Her fans have largely bought into Suzanne Somers on the Home Shopping Network, where she frequently can be found hawking a portion of what her eclectic empire has to offer. There is her line of clothing and jewelry; with a million of her self-designed "trilliant" bracelets sold, it's the single best selling jewelry item on HSN. There is her diet and exercise plan -- an Atkins-y sort of arrangement called SomerSizing, which includes cookbooks, cooking products, prepared foods and her own sugar substitute, SomerSweet -- that boasts over 3 million devotees. There is the SomerSkin line of potions (made with her own patented anti-aging ingredient Accuderm PH). Yes, there is the ThighMaster. And there are the books, like her current bestseller, "The Sexy Years," which focuses on her controversial approach to menopause, which led her recently, on "Larry King Live," to talk callers through their hot flashes and vaginal dryness.

In fact, there are currently over 5 million copies of Somers' 11 books in print -- they include a collection of poetry, several memoirs, diet and fitness books, and a spiritual guide. Last year, she signed up to do an additional seven books for Crown Publishing Group. "She does do all of her own writing," said Kristin Kiser, her editor of six years and the editorial director at Crown. Though Crown won't give actual sales numbers, Kiser said that Somers is the company's biggest franchise author and that "in terms of consistency of sales, she delivers with every book, and that is very difficult to achieve in the publishing business." Somers said in conversation that her favorite book was her spiritual meditation "365 Ways to Change Your Life," even though it was her least successful seller: She claimed it sold only about 250,000 copies.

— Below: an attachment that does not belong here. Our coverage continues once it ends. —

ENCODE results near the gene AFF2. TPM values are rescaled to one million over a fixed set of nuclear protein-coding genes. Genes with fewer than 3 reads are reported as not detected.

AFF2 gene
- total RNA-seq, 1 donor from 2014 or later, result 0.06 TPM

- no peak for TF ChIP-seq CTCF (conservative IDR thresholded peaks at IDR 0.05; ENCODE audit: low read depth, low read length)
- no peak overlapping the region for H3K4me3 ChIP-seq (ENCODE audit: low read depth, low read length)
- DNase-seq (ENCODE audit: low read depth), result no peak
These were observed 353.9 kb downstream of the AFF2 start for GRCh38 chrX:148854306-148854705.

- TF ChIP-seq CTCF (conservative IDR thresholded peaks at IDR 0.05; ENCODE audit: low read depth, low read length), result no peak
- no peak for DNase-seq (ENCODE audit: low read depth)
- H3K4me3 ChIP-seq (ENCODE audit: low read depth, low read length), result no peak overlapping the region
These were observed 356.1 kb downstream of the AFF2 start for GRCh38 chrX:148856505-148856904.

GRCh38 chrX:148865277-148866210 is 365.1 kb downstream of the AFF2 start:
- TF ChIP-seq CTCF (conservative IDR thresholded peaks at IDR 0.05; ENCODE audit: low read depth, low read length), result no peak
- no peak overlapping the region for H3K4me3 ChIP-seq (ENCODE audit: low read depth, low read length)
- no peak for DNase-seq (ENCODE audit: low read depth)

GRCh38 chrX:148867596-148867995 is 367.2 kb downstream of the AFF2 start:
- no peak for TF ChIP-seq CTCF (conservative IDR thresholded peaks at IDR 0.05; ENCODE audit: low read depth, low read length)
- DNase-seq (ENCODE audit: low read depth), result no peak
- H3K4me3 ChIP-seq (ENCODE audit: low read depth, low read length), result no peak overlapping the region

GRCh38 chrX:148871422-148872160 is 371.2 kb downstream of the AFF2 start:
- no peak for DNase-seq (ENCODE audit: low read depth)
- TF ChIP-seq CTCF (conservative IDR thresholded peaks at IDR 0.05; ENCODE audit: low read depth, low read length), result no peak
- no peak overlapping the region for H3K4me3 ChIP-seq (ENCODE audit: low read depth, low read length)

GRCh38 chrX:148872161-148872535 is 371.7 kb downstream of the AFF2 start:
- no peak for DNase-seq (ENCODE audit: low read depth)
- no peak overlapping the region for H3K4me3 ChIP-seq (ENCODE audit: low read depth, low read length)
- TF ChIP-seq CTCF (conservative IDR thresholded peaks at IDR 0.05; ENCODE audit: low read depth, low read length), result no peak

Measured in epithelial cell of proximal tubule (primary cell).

"The Sexy Years," in which Somers banishes "Itchy, Bitchy, Sweaty, Sleepy, Bloated, Forgetful, and All-Dried-Up," her "Seven Dwarves of Menopause" -- or, as she calls it, "Men-on-pause" -- by taking "bioidentical" hormones made from yams and soy beans, was published on March 8. It's already in its sixth printing; there are 620,000 copies in print, and it's on the New York Times, Wall Street Journal, USA Today, and Publishers' Weekly bestseller lists. Somers' entrance into the medical fray on the subject of postmenopausal hormone replacement isn't new; she angered many doctors in 2000 when she announced on "Larry King" that despite her breast cancer diagnosis she would stick to her hormone treatments and abstain from chemotherapy. Somers did have a lumpectomy and undergo radiation therapy. The controversial issue here is that some studies have linked hormones to higher risks for breast cancer.